The labor movement has been dominated, intellectually speaking, by those on the left coming from a Marxist perspective (even if, in the US, they could not for obvious socio-political reasons make their Marxism explicit), and as such one ought to expect the labor movement to be part of the critique of power relations in the industrialized world, but the labor movement has itself become a part of that industrial-technological establishment and now would rightly be subject itself to a critique for its professionalized discourse of labor relations and worker protections. The AFL-CIO campaign Work Connects Us All, which I just mentioned on my other blog, is a perfect example of this.

While the labor movement is part of the Marxist tradition as I mentioned above, it is also part of the humanist tradition. In so far as the labor movement is part of that broad social movement that seeks to humanize the institutions of industrialized society, it is vulnerable to the same critique that Foucault leveled against “humane” psychiatry, mental institutions, clinics, and prisons. Just as utopian dreams usually issue in dystopian nightmares, so too humanitarian good intentions more often than not issue in dehumanizing, depersonalizing policies. The “humane” workplace is more and more coming to resemble those other institutions, what Erving Goffman called “total institutions,” that interested Foucault.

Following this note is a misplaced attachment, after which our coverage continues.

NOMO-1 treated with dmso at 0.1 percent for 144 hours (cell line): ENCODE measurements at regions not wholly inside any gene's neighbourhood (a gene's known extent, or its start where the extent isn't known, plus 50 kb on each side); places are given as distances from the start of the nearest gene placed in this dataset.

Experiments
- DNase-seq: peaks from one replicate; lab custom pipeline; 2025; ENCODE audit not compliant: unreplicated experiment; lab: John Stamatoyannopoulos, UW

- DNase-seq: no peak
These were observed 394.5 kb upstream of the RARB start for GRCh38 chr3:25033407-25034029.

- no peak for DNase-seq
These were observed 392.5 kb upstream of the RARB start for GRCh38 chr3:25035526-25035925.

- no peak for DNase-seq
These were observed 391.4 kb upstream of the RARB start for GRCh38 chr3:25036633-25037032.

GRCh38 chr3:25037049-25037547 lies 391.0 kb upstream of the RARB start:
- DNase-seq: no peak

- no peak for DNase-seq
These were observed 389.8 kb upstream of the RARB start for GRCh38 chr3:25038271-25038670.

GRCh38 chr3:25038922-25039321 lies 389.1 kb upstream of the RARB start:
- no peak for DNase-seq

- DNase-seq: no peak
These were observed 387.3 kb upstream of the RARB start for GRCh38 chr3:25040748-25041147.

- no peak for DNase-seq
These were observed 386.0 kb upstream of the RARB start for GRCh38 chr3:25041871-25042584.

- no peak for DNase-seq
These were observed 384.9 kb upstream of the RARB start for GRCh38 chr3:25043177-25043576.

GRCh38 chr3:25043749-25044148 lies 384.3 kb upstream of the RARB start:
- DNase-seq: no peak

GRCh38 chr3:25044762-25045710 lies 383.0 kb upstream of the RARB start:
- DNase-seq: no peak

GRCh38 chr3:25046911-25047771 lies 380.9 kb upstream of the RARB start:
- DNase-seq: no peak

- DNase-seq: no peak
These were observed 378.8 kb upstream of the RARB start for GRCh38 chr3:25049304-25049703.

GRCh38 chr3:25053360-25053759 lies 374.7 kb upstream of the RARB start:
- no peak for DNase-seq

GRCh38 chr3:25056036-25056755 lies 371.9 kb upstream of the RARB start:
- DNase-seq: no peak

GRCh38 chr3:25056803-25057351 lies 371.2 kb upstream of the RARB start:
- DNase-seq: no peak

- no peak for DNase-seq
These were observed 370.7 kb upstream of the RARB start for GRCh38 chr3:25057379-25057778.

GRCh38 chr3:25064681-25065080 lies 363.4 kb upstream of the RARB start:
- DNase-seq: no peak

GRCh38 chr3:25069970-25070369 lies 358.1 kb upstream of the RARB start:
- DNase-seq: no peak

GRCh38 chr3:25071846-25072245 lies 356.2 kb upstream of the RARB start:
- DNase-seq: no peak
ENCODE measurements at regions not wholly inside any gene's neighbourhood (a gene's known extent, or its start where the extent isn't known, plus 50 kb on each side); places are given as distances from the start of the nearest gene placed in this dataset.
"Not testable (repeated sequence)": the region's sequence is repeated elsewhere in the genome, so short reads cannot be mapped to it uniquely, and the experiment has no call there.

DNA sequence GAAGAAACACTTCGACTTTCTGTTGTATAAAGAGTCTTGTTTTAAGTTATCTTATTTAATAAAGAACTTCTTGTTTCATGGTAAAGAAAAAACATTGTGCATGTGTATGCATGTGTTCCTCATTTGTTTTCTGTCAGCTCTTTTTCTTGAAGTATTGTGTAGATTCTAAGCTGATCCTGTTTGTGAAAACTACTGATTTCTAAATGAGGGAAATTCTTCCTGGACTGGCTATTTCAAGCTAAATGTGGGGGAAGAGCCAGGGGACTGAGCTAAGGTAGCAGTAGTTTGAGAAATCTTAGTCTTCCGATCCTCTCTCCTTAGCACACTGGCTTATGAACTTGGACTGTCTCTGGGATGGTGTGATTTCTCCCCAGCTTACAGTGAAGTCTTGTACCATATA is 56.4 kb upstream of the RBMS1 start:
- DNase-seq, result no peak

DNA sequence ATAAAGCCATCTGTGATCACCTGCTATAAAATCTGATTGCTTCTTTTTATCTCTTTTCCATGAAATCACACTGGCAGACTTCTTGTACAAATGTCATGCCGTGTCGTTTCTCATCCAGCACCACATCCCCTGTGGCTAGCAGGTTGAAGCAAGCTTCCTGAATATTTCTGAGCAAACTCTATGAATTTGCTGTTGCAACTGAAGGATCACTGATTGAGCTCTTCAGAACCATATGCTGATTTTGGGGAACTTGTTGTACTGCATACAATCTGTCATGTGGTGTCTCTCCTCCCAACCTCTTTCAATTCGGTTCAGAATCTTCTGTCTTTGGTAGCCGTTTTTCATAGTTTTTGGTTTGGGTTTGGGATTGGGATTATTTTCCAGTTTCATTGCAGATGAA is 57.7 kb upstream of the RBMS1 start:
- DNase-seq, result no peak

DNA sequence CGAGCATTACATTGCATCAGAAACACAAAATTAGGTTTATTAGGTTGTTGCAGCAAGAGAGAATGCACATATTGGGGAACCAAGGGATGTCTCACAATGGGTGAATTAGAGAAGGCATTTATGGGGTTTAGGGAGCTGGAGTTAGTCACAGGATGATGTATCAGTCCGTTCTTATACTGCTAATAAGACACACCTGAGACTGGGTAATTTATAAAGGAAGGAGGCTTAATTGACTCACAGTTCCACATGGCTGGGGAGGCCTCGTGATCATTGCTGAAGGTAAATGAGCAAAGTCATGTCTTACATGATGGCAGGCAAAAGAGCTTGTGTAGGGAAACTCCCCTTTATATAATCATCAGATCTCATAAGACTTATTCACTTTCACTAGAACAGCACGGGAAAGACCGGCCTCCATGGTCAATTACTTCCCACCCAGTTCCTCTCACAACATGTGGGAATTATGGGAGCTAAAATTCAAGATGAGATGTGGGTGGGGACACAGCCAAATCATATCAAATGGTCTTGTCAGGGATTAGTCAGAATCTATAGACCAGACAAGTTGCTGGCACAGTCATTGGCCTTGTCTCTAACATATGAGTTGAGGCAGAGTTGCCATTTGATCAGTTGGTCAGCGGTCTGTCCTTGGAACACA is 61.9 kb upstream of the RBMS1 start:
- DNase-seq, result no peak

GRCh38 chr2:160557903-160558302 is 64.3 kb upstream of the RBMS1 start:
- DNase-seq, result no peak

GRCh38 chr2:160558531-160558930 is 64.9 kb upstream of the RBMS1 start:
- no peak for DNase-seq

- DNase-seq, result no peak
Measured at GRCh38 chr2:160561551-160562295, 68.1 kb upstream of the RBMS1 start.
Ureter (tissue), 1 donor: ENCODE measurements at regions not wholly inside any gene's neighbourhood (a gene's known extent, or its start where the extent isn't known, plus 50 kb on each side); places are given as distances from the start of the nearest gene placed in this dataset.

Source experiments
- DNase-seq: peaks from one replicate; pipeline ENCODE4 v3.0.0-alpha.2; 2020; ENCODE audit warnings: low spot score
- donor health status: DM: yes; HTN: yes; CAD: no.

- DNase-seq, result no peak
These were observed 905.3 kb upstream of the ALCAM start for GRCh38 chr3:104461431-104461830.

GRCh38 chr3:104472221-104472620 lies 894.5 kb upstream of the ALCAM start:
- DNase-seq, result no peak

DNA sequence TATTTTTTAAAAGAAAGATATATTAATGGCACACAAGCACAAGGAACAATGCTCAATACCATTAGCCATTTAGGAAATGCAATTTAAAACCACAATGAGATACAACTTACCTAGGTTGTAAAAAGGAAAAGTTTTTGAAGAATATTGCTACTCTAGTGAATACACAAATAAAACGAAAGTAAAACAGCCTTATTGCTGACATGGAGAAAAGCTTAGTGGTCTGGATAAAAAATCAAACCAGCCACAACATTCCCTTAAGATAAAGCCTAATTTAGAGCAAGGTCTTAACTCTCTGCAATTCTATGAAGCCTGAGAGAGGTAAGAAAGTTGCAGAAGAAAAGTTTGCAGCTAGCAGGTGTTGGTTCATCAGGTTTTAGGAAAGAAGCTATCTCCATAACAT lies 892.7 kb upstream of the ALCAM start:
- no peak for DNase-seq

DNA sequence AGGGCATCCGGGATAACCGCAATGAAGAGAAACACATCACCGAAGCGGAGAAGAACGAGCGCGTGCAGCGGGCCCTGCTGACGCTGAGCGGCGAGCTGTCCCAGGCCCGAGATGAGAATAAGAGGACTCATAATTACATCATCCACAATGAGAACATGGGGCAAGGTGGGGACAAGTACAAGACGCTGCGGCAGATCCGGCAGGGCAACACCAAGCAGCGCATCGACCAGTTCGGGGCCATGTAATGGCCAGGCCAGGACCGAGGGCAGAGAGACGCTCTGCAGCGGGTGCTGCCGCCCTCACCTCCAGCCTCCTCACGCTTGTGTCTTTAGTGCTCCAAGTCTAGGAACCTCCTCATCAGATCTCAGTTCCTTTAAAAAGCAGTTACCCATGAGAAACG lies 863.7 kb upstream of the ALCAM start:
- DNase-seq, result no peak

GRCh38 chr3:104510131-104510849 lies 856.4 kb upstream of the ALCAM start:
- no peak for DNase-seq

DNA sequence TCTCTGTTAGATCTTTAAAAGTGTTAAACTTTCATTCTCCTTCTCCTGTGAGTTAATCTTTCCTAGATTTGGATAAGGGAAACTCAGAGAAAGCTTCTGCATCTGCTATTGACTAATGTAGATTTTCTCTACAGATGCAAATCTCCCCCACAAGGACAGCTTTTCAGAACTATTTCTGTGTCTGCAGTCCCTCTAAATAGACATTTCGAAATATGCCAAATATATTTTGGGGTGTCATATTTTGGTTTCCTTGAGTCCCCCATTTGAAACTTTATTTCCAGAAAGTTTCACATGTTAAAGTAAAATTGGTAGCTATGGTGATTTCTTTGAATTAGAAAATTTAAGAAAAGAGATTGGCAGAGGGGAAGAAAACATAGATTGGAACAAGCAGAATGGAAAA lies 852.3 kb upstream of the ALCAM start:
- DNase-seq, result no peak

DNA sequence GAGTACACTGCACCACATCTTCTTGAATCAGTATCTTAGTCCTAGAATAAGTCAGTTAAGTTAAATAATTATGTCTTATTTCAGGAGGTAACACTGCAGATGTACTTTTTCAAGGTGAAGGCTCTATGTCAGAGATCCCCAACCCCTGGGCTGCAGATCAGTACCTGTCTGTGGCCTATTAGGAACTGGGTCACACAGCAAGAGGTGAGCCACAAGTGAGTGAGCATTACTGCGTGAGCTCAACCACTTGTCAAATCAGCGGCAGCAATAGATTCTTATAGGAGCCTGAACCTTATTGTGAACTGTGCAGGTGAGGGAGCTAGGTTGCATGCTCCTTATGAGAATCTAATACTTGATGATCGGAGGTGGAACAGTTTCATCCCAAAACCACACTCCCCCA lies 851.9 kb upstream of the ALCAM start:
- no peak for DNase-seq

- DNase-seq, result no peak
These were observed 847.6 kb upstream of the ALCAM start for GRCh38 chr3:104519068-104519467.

In the attempt to make people feel involved, connected, and important by way of their labor, the labor movement must inevitably treat human beings as laborers, and it may well be that, even though the working class spends the greater part of its time engaged in alienated labor, and that this engagement necessarily has a formative influence on life and personality, workers might not want to be identified with their work or reduced to their labor. Some may even feel that this identification with a task they perform in exchange for financial compensation is an insult and slight in view of their other talents and abilities. Certainly not all, but some.